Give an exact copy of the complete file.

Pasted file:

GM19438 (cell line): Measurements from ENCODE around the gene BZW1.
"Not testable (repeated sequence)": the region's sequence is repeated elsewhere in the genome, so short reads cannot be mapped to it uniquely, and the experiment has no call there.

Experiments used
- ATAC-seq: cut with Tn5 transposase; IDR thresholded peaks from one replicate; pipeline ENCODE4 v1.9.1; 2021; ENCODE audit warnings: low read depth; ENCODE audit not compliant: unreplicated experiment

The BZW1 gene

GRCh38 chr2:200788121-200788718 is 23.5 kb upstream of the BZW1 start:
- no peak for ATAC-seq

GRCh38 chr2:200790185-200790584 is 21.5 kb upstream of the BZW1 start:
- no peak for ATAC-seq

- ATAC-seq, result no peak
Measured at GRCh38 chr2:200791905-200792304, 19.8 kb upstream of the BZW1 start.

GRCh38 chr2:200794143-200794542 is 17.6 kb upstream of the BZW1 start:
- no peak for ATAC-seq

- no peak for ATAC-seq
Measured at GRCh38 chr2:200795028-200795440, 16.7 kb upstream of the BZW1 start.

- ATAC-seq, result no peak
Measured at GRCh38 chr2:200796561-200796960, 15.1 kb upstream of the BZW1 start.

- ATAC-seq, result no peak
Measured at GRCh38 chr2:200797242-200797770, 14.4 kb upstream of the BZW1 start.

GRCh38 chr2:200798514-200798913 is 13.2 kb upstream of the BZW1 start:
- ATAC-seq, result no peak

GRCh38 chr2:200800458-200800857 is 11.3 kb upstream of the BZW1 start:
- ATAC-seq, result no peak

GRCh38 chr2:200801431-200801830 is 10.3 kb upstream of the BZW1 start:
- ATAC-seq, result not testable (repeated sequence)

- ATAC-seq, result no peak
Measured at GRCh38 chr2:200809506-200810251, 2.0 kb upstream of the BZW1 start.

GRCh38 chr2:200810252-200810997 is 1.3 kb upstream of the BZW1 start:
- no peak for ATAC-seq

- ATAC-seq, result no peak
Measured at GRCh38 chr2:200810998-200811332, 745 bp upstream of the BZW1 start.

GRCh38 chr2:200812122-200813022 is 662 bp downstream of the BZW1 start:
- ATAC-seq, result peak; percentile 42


GM19438 (cell line): Measurements from ENCODE around the gene BZW1.
"Not testable (repeated sequence)": the region's sequence is repeated elsewhere in the genome, so short reads cannot be mapped to it uniquely, and the experiment has no call there.

Experiments used
- ATAC-seq: cut with Tn5 transposase; IDR thresholded peaks from one replicate; pipeline ENCODE4 v1.9.1; 2021; ENCODE audit warnings: low read depth; ENCODE audit not compliant: unreplicated experiment

The BZW1 gene

GRCh38 chr2:200788121-200788718 is 23.5 kb upstream of the BZW1 start:
- no peak for ATAC-seq

GRCh38 chr2:200790185-200790584 is 21.5 kb upstream of the BZW1 start:
- no peak for ATAC-seq

- ATAC-seq, result no peak
Measured at GRCh38 chr2:200791905-200792304, 19.8 kb upstream of the BZW1 start.

GRCh38 chr2:200794143-200794542 is 17.6 kb upstream of the BZW1 start:
- no peak for ATAC-seq

- no peak for ATAC-seq
Measured at GRCh38 chr2:200795028-200795440, 16.7 kb upstream of the BZW1 start.

- ATAC-seq, result no peak
Measured at GRCh38 chr2:200796561-200796960, 15.1 kb upstream of the BZW1 start.

- ATAC-seq, result no peak
Measured at GRCh38 chr2:200797242-200797770, 14.4 kb upstream of the BZW1 start.

GRCh38 chr2:200798514-200798913 is 13.2 kb upstream of the BZW1 start:
- ATAC-seq, result no peak

GRCh38 chr2:200800458-200800857 is 11.3 kb upstream of the BZW1 start:
- ATAC-seq, result no peak

GRCh38 chr2:200801431-200801830 is 10.3 kb upstream of the BZW1 start:
- ATAC-seq, result not testable (repeated sequence)

- ATAC-seq, result no peak
Measured at GRCh38 chr2:200809506-200810251, 2.0 kb upstream of the BZW1 start.

GRCh38 chr2:200810252-200810997 is 1.3 kb upstream of the BZW1 start:
- no peak for ATAC-seq

- ATAC-seq, result no peak
Measured at GRCh38 chr2:200810998-200811332, 745 bp upstream of the BZW1 start.

GRCh38 chr2:200812122-200813022 is 662 bp downstream of the BZW1 start:
- ATAC-seq, result peak; percentile 42